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research-and-clinical-trials

Research snapshot: Thirty percent of antibiotic prescribing unnecessary

Antibiotic resistance is a growing health concern in the United States, causing 23,000 fatalities annually from exposure to harmful effects, according to the Center for Disease Control (CDC). Excessive antibiotic use is the main driver for the resistance, leading the White House to implement the National Action Plan for Combating Antibiotic-Resistant Bacteria, which sets the goal of decreasing inappropriate antibiotic use by 50 percent by 2020.

School of Public Health Assistant Professor, Eva Enns, Ph.D., collaborated with researchers from the CDC and various colleges around the country to determine the number of outpatient visits in which antibiotics were inappropriately prescribed. They found an estimated 30 percent of outpatient antibiotic prescribing was unnecessary in 2010-2011.

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research-and-clinical-trials

Research snapshot: Study finds high likelihood of over-service at alcohol establishments

Excessive alcohol consumption in bars and restaurants has been directly linked to drinking and driving and incidents of violence. Despite laws prohibiting over-service, alcohol establishments are continuing to serve obviously intoxicated customers, according to a recent study from the School of Public Health at the University of Minnesota.

“Measuring the likelihood that bars and restaurants will sell alcohol to intoxicated patrons is an important step in understanding the scope of this public health issue,” said Kathleen Lenk, M.P.H., research fellow and co-author of the study. “Preventing and reducing sales to intoxicated customers may lead to decreased alcohol-impaired driving, fatal traffic crashes, alcohol-related violence and other harms.”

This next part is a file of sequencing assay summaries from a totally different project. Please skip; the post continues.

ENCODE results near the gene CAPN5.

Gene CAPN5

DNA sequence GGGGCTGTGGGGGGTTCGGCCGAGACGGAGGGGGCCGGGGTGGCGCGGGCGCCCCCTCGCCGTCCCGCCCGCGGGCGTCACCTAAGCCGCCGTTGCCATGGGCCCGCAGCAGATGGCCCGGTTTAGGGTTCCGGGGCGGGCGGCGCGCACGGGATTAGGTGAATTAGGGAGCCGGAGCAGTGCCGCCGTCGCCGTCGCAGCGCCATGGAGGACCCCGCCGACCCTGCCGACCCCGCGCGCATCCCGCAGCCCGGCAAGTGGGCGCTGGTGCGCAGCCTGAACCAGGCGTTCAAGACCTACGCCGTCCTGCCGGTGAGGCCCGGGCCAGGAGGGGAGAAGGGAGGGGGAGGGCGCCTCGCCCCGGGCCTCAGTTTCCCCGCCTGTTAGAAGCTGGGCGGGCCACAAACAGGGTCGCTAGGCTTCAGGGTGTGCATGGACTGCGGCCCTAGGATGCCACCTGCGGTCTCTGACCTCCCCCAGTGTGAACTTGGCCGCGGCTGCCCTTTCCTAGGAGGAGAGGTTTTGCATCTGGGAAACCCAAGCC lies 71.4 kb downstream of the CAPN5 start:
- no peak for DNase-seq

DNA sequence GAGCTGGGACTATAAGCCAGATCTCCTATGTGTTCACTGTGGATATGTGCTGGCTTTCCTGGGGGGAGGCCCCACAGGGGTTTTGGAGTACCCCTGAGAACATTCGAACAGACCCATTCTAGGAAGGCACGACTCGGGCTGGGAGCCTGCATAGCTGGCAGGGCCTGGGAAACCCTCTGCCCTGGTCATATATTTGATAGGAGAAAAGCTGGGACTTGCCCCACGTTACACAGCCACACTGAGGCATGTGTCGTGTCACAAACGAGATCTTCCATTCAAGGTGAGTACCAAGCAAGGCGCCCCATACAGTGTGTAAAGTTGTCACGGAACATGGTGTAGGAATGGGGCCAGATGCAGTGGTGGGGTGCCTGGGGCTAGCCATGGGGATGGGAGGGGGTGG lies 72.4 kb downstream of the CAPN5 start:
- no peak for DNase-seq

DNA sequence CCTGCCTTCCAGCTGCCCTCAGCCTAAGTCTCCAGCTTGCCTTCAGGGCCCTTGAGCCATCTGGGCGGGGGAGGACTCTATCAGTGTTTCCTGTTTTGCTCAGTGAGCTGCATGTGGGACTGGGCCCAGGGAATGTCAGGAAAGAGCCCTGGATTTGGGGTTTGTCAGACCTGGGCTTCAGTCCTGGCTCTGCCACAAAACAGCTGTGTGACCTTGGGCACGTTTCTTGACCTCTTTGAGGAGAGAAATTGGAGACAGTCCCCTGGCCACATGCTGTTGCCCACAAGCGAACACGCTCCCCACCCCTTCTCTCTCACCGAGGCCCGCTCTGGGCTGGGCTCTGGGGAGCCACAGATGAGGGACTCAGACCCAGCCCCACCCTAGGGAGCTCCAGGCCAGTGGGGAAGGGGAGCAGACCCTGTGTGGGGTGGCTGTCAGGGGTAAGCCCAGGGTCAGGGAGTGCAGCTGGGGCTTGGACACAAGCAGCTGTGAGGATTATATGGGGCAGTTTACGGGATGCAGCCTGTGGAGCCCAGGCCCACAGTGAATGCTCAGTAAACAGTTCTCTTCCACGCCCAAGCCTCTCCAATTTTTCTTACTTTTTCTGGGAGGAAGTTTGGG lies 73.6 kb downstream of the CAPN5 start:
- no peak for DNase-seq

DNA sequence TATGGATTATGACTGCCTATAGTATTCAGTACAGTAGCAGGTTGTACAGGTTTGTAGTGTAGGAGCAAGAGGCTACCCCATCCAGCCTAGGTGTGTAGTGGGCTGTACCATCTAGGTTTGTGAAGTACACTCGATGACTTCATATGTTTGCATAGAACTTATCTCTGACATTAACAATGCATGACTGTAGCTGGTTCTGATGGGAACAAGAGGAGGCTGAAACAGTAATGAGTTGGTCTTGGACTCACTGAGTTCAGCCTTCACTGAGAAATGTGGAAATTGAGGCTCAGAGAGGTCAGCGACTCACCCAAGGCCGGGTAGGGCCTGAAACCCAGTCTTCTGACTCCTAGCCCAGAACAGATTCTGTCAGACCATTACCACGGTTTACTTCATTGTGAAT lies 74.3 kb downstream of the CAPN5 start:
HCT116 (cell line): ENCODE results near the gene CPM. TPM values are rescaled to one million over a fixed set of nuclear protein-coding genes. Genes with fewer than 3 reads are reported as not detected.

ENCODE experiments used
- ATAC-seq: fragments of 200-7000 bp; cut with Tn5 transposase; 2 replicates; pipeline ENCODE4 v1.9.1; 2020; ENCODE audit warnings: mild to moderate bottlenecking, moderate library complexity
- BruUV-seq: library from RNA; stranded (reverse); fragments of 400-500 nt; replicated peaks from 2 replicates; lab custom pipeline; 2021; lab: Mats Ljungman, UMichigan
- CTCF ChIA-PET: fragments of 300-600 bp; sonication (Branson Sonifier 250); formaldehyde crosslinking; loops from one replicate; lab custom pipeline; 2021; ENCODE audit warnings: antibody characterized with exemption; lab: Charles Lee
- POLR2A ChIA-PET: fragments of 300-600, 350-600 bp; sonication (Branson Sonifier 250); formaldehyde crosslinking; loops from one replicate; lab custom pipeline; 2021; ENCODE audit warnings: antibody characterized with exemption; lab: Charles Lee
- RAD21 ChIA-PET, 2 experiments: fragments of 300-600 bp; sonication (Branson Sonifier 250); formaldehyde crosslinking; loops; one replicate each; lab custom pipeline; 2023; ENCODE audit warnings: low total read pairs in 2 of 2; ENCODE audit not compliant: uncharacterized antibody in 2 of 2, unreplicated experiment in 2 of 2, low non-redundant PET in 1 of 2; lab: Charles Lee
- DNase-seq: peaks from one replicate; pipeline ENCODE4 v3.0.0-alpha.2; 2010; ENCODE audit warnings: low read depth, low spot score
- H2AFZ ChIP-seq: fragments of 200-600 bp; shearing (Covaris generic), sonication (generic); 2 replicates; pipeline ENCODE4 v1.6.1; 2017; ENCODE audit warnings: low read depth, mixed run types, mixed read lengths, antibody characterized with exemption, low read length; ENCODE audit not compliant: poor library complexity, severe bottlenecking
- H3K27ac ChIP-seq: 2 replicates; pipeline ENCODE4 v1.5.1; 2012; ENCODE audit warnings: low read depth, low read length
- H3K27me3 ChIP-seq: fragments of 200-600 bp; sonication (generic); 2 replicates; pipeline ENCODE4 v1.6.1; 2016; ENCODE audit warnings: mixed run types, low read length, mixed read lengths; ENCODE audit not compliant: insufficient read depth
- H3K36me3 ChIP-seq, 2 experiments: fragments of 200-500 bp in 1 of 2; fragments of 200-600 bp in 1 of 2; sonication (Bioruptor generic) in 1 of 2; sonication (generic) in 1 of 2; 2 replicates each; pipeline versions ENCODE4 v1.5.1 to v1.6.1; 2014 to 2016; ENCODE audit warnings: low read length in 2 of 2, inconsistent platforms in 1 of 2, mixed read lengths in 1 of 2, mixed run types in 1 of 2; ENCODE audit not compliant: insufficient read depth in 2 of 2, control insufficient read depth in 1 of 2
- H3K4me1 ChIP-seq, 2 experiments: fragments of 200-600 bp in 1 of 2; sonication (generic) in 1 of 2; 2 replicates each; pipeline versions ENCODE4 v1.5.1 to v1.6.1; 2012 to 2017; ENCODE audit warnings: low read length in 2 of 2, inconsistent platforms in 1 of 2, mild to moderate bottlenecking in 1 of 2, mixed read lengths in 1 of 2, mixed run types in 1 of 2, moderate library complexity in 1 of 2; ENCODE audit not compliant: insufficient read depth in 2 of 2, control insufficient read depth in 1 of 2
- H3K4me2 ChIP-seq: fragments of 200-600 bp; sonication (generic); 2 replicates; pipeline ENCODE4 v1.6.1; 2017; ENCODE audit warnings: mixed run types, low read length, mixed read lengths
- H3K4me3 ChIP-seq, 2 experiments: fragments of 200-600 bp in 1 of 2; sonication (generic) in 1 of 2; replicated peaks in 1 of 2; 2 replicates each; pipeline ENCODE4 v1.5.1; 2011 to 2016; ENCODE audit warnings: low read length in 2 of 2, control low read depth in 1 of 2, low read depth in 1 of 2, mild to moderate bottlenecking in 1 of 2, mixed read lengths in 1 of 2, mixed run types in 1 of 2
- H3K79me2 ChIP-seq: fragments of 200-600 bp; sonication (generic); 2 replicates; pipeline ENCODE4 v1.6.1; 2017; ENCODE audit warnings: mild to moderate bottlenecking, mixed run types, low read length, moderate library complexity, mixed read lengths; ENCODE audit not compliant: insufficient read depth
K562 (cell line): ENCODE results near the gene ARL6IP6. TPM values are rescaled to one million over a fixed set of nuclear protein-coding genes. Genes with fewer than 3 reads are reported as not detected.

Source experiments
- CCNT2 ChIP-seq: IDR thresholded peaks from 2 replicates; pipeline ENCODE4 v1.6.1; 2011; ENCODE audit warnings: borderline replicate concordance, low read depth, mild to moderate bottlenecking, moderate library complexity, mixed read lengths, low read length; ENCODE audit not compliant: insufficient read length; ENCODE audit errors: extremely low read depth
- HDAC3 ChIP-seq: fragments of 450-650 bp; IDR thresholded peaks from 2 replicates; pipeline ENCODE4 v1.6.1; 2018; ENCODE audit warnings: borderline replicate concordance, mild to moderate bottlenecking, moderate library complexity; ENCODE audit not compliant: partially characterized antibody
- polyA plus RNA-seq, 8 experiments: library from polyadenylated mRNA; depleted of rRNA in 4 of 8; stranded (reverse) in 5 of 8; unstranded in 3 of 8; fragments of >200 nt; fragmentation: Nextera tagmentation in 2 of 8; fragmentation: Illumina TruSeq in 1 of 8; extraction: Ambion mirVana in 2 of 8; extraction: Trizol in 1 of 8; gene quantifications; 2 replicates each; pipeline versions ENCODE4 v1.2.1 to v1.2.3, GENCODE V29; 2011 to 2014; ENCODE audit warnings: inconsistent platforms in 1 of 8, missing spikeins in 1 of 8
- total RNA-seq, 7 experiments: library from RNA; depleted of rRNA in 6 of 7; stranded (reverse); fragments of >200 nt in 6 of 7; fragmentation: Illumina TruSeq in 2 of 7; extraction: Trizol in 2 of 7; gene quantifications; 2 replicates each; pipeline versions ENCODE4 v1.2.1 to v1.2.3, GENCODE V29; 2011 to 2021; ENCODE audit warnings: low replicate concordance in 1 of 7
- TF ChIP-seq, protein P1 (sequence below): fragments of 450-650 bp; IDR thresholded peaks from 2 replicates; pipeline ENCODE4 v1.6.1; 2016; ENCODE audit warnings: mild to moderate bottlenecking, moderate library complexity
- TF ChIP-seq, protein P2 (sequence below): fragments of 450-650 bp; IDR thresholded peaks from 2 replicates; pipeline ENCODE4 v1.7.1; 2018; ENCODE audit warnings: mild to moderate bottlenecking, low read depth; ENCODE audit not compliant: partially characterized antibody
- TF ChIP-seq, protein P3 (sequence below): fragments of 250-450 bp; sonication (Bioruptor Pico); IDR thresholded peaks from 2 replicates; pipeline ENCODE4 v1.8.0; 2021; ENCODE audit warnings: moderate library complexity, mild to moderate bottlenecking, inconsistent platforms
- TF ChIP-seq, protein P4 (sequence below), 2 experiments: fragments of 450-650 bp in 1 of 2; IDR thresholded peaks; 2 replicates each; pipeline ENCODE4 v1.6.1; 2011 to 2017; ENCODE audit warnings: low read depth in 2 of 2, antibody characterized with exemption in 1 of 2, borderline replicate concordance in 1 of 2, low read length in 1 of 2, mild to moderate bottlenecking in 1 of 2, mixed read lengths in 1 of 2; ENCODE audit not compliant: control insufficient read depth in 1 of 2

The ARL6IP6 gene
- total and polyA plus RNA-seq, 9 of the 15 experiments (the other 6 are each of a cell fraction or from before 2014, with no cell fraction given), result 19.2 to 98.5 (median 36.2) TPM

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research-and-clinical-trials

School of Public Health researcher examines impact of pets on cardiovascular risk prevention

Pets could be beneficial to our health. Think: cuddling with your dog could act as a de-stressor, which, hypothetically could reduce blood pressure and help the immune system. But some studies point to negative health impacts, too. That’s why School of Public Health researcher Pamela Schreiner, Ph.D. compared various studies on the health effects of pet ownership in relation to cardiovascular risk factors in a recent article.

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research-and-clinical-trials

Research snapshot: Indoor tanning, a driver in melanoma trends among young women and men

Photo: Flickr user, Gregg Scott, CC, https://flic.kr/p/CZFhb

The U.S. Food and Drug Administration (FDA) is proposing to ban indoor tanning for minors as physicians have seen an increase in melanoma cases among young adults in recent decades.

In a study released today in a Journal of the American Medical Association (JAMA Dermatology), researchers from the University of Minnesota’s School of Public Health examined age- and sex-specific associations between indoor tanning and melanoma to determine whether the tanning trend is driving the increase in cases, especially among younger women.

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research-and-clinical-trials

Research snapshot: Race simulation testing recommended for runners with recurrent heat stroke

It’s no surprise that athletes are at risk for heat stroke during the blazing summer months; however, a recent case study from the University of Minnesota demonstrates that exertional heat stroke (EHS), a form of heat-induced illness, could still be life-threatening to athletes in cooler temperatures.

The research investigated a 30-year-old distance runner with a history of recurrent heat strokes while racing. A unique circumstance in relatively cool weather triggered a more extensive examination for cause, says William Roberts, M.D., author of the study from the Department of Family Medicine & Community Health in the University of Minnesota Medical School. The runner suffered from EHS despite the cooler temperature, highlighting the importance of race simulation testing for return-to-activity among athletes with a history of EHS.

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research-and-clinical-trials

Research snapshot: Rural women with higher risk pregnancies likely to give birth at non-local hospitals

Approximately half a million women living in rural areas give birth in U.S. hospitals each year, making ready access to high quality services a priority for both low-risk and high-risk pregnant patients. A recent study from the University of Minnesota’s School of Public Health investigated where rural patients give birth, including whether or not they give birth locally.

“We conducted this study to better understand current patterns of local or non-local childbirth for rural patients and to lay a groundwork for operationalizing maternal levels of care in rural areas,” said lead author, Katy Kozhimannil, Ph.D., associate professor in the School of Public Health.

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